Penny and I acquired two of the Corbin properties from Steve Zangrillo and his partner, Dr. Ed Felder, in 2007, and we committed to Mr. Z and Dr. Felder at that time that we would do our best to improve downtown Darien. In connection with this project, we intend to continue this merchandising strategy, bringing the best locally-owned businesses to Darien.
We have also been engaged in a discussion with a retailer whose name I have been asked not to divulge because we are still in negotiations, but I could describe as the original retailer of New England (headquartered in Maine). This store would anchor the project, with a 20,000 square foot store, surrounded by our existing local retailers and new stores we would seek to bring to Darien.
This firm, which is privately-held by its founding family, represents the quintessential New England retailer, and in our view, has the perfect retailing personality for Darien. The company is known for its high level of service, its almost unrivaled customer satisfaction programs, and the quality of products it offers.
We also envision attracting other artisanal food stores into the project, such as a fine wine store, a cheese shop, a baker, and a craft butcher. We have been in dialogue with some of the highest quality food retailers in the region, all of whom have expressed strong interest in getting involved.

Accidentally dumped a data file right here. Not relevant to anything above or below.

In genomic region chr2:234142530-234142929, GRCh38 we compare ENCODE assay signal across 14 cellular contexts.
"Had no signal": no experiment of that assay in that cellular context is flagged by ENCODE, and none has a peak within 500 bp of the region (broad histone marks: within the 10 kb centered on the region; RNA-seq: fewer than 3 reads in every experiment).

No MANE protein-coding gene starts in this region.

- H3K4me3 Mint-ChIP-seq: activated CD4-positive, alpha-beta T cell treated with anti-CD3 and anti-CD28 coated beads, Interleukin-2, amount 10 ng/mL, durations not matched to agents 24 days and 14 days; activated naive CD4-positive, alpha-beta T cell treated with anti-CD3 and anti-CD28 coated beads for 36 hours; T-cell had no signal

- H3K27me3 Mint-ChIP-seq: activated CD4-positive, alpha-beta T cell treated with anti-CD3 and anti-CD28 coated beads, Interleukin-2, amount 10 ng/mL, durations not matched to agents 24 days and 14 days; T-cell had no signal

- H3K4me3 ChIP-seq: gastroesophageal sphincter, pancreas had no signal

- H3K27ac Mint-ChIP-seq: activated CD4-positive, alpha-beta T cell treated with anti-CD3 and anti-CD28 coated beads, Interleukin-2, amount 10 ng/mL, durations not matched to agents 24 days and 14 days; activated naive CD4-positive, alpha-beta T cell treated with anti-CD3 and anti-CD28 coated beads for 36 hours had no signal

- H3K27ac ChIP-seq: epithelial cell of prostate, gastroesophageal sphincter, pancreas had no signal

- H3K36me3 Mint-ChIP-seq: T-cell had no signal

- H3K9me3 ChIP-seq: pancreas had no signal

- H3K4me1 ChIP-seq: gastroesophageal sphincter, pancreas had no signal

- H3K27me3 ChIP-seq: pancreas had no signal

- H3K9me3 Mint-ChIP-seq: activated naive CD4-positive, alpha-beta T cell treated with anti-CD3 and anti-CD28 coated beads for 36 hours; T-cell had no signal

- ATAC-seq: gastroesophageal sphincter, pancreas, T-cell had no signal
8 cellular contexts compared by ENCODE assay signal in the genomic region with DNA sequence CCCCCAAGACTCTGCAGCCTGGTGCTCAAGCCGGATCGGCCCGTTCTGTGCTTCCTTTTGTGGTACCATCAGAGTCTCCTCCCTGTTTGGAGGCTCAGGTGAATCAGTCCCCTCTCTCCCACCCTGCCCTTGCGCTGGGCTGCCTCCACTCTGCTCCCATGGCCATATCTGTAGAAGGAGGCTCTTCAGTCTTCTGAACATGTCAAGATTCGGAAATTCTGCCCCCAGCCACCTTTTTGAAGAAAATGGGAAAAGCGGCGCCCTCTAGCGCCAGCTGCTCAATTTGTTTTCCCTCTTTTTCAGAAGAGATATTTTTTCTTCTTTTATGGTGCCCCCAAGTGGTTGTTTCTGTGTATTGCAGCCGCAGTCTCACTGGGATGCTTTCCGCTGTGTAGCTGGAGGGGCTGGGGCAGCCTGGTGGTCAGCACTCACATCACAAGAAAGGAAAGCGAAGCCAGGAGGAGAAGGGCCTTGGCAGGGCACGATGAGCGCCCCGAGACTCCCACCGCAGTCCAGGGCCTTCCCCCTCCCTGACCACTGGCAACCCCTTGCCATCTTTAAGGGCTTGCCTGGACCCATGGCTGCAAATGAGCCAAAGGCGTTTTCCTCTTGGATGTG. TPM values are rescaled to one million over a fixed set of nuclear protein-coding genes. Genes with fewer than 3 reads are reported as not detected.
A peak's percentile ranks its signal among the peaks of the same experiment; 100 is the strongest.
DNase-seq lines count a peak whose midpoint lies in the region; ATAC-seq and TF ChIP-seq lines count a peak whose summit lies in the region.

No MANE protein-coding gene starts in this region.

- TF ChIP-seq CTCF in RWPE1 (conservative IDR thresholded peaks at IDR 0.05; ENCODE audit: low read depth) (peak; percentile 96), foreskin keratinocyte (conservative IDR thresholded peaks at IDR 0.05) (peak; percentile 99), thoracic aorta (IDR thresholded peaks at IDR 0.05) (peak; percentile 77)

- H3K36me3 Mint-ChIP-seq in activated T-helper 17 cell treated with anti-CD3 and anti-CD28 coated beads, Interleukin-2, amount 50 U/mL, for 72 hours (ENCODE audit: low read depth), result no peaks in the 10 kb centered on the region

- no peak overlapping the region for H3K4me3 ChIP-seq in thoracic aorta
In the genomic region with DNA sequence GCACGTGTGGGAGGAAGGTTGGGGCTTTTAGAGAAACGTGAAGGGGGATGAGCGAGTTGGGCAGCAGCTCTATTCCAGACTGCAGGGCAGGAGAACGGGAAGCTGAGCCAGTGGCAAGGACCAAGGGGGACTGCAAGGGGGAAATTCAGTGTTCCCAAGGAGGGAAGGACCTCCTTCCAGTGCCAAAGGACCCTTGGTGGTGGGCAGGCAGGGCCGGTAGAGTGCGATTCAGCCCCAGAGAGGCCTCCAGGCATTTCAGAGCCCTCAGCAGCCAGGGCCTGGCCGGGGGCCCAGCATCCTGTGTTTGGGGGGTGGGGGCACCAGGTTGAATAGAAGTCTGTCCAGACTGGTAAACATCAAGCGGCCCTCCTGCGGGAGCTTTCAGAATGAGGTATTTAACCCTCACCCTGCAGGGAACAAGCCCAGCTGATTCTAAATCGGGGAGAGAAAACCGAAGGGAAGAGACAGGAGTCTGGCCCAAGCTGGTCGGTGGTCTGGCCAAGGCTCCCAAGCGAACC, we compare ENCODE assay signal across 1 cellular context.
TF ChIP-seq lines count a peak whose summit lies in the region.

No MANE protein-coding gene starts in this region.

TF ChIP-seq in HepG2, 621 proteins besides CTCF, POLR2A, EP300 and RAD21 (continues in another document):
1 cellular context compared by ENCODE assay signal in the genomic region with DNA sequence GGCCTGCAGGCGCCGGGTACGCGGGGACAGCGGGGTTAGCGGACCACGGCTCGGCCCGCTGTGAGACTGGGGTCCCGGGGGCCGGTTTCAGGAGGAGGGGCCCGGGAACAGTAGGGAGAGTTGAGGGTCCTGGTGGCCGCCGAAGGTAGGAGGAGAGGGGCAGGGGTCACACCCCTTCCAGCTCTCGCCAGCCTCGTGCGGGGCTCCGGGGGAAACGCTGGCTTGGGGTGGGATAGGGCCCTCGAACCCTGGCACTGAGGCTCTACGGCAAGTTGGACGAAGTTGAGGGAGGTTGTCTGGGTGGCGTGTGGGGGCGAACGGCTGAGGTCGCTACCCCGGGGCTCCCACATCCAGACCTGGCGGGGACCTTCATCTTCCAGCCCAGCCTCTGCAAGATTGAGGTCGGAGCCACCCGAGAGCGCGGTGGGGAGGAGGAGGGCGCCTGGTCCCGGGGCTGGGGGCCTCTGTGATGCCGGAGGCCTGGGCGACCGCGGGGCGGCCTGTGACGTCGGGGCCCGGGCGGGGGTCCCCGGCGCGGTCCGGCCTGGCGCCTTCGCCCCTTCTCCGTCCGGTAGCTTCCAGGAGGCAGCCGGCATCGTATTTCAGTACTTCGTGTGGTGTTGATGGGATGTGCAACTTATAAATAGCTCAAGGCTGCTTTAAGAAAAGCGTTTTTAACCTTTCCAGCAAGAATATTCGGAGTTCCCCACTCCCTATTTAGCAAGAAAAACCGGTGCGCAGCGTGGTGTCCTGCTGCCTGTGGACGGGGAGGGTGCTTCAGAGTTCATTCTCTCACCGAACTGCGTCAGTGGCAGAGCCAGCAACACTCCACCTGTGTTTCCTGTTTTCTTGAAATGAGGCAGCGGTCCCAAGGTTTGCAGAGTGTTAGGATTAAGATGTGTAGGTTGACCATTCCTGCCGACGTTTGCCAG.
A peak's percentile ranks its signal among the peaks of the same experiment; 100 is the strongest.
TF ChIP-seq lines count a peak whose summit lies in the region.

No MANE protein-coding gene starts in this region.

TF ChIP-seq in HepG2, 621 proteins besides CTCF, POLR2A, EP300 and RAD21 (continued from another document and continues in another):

So now, I will share with you the answer to the question “what keeps you up at night?” (other than fear of paying for braces for my four children, college tuition, weddings, and travel lacrosse programs).
Penny and I have been working for over 10 years on the assembly of this site, which was owned by 10 different partnerships involving nearly 20 different families. There was one family that threatened to call the police on me if I ever called them again to ask if they would consider selling us their property!
We reached an agreement to acquire the last property at the end of 2014, and within days of reaching that agreement it was announced that General Growth Properties, one of the largest mall developers in the United States, is going to be building a 700,000 square foot mall at the intersection of Route 7 and I-95 in Norwalk, 3.8 miles away from 10 Corbin Dr.
General Growth announced in December that their project will be anchored by a 150,000 square foot Nordstrom’s, and a 150,000 square foot Bloomingdales department store. I remember when the Stamford Town Center opened up in my later high school years, and the family-owned retailers along Bedford Street in Stamford were all closed within two or three years if my memory serves correctly.